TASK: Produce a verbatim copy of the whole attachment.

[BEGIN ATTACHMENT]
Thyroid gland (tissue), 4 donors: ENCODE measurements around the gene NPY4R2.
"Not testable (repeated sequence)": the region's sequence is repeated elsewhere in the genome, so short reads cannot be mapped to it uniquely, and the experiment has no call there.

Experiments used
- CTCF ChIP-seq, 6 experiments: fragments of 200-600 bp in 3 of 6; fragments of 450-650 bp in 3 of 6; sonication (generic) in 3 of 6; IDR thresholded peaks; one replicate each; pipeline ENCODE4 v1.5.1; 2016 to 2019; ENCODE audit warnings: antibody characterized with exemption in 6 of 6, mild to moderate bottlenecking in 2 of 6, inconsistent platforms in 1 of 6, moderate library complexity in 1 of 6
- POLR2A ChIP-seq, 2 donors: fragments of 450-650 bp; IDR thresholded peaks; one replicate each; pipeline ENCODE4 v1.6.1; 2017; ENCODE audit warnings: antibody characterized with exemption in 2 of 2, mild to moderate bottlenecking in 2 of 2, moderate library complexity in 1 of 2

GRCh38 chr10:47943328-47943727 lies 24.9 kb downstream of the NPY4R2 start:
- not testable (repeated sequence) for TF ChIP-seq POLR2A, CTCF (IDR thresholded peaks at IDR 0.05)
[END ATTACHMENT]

Thyroid gland (tissue), 4 donors: ENCODE measurements around the gene NPY4R2.
"Not testable (repeated sequence)": the region's sequence is repeated elsewhere in the genome, so short reads cannot be mapped to it uniquely, and the experiment has no call there.

Experiments used
- CTCF ChIP-seq, 6 experiments: fragments of 200-600 bp in 3 of 6; fragments of 450-650 bp in 3 of 6; sonication (generic) in 3 of 6; IDR thresholded peaks; one replicate each; pipeline ENCODE4 v1.5.1; 2016 to 2019; ENCODE audit warnings: antibody characterized with exemption in 6 of 6, mild to moderate bottlenecking in 2 of 6, inconsistent platforms in 1 of 6, moderate library complexity in 1 of 6
- POLR2A ChIP-seq, 2 donors: fragments of 450-650 bp; IDR thresholded peaks; one replicate each; pipeline ENCODE4 v1.6.1; 2017; ENCODE audit warnings: antibody characterized with exemption in 2 of 2, mild to moderate bottlenecking in 2 of 2, moderate library complexity in 1 of 2

GRCh38 chr10:47943328-47943727 lies 24.9 kb downstream of the NPY4R2 start:
- not testable (repeated sequence) for TF ChIP-seq POLR2A, CTCF (IDR thresholded peaks at IDR 0.05)